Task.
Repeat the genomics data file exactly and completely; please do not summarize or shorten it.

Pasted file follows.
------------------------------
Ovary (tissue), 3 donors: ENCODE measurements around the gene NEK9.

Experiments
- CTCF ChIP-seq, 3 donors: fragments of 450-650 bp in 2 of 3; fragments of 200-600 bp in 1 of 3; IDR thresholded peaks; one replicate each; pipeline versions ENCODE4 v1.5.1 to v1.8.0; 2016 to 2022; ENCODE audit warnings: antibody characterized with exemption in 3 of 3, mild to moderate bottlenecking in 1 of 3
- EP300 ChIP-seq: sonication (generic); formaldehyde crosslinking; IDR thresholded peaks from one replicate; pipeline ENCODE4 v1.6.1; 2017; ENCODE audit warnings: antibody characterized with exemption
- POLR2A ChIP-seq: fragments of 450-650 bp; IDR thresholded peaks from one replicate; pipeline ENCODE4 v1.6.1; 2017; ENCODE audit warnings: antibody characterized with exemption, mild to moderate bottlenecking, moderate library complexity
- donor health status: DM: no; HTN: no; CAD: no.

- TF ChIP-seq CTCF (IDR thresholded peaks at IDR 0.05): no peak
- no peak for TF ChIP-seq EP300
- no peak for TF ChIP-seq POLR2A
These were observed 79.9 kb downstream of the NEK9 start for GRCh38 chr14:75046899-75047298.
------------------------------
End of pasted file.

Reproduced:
Ovary (tissue), 3 donors: ENCODE measurements around the gene NEK9.

Experiments
- CTCF ChIP-seq, 3 donors: fragments of 450-650 bp in 2 of 3; fragments of 200-600 bp in 1 of 3; IDR thresholded peaks; one replicate each; pipeline versions ENCODE4 v1.5.1 to v1.8.0; 2016 to 2022; ENCODE audit warnings: antibody characterized with exemption in 3 of 3, mild to moderate bottlenecking in 1 of 3
- EP300 ChIP-seq: sonication (generic); formaldehyde crosslinking; IDR thresholded peaks from one replicate; pipeline ENCODE4 v1.6.1; 2017; ENCODE audit warnings: antibody characterized with exemption
- POLR2A ChIP-seq: fragments of 450-650 bp; IDR thresholded peaks from one replicate; pipeline ENCODE4 v1.6.1; 2017; ENCODE audit warnings: antibody characterized with exemption, mild to moderate bottlenecking, moderate library complexity
- donor health status: DM: no; HTN: no; CAD: no.

- TF ChIP-seq CTCF (IDR thresholded peaks at IDR 0.05): no peak
- no peak for TF ChIP-seq EP300
- no peak for TF ChIP-seq POLR2A
These were observed 79.9 kb downstream of the NEK9 start for GRCh38 chr14:75046899-75047298.